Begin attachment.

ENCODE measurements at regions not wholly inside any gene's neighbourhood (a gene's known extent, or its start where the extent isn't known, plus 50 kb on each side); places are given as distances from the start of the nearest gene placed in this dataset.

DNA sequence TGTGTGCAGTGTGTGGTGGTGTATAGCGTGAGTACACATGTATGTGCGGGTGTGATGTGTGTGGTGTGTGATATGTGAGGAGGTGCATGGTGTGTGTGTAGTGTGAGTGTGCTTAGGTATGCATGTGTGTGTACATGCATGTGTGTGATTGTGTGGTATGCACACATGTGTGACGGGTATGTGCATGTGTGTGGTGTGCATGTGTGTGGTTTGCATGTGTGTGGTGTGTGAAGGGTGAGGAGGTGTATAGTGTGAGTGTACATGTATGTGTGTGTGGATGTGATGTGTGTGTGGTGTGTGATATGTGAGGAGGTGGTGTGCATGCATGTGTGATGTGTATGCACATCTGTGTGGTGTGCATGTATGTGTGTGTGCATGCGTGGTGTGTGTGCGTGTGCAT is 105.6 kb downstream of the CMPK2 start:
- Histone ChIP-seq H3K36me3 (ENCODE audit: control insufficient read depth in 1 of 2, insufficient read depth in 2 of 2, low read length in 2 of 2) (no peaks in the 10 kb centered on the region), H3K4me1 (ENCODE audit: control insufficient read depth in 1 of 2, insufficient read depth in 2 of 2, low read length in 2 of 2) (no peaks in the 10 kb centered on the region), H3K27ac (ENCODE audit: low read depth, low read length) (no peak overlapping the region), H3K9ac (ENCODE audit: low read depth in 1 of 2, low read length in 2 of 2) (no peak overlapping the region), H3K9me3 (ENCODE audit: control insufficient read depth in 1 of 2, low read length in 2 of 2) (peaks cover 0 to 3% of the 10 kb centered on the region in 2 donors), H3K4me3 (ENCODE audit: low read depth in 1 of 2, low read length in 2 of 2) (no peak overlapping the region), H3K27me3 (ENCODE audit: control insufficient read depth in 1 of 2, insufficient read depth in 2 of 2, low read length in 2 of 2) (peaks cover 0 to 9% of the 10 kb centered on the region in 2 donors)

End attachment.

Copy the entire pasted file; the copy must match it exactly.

ENCODE measurements at regions not wholly inside any gene's neighbourhood (a gene's known extent, or its start where the extent isn't known, plus 50 kb on each side); places are given as distances from the start of the nearest gene placed in this dataset.

DNA sequence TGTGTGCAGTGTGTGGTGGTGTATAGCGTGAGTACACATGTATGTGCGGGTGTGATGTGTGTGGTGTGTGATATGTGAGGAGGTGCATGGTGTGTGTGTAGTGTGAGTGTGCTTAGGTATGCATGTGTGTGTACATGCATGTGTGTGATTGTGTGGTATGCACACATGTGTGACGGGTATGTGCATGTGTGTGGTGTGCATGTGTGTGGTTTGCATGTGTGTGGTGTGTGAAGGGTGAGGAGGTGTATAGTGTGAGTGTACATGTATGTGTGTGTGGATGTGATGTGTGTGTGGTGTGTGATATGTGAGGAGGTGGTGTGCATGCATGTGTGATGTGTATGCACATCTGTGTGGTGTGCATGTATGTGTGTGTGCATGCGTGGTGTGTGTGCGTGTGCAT is 105.6 kb downstream of the CMPK2 start:
- Histone ChIP-seq H3K36me3 (ENCODE audit: control insufficient read depth in 1 of 2, insufficient read depth in 2 of 2, low read length in 2 of 2) (no peaks in the 10 kb centered on the region), H3K4me1 (ENCODE audit: control insufficient read depth in 1 of 2, insufficient read depth in 2 of 2, low read length in 2 of 2) (no peaks in the 10 kb centered on the region), H3K27ac (ENCODE audit: low read depth, low read length) (no peak overlapping the region), H3K9ac (ENCODE audit: low read depth in 1 of 2, low read length in 2 of 2) (no peak overlapping the region), H3K9me3 (ENCODE audit: control insufficient read depth in 1 of 2, low read length in 2 of 2) (peaks cover 0 to 3% of the 10 kb centered on the region in 2 donors), H3K4me3 (ENCODE audit: low read depth in 1 of 2, low read length in 2 of 2) (no peak overlapping the region), H3K27me3 (ENCODE audit: control insufficient read depth in 1 of 2, insufficient read depth in 2 of 2, low read length in 2 of 2) (peaks cover 0 to 9% of the 10 kb centered on the region in 2 donors)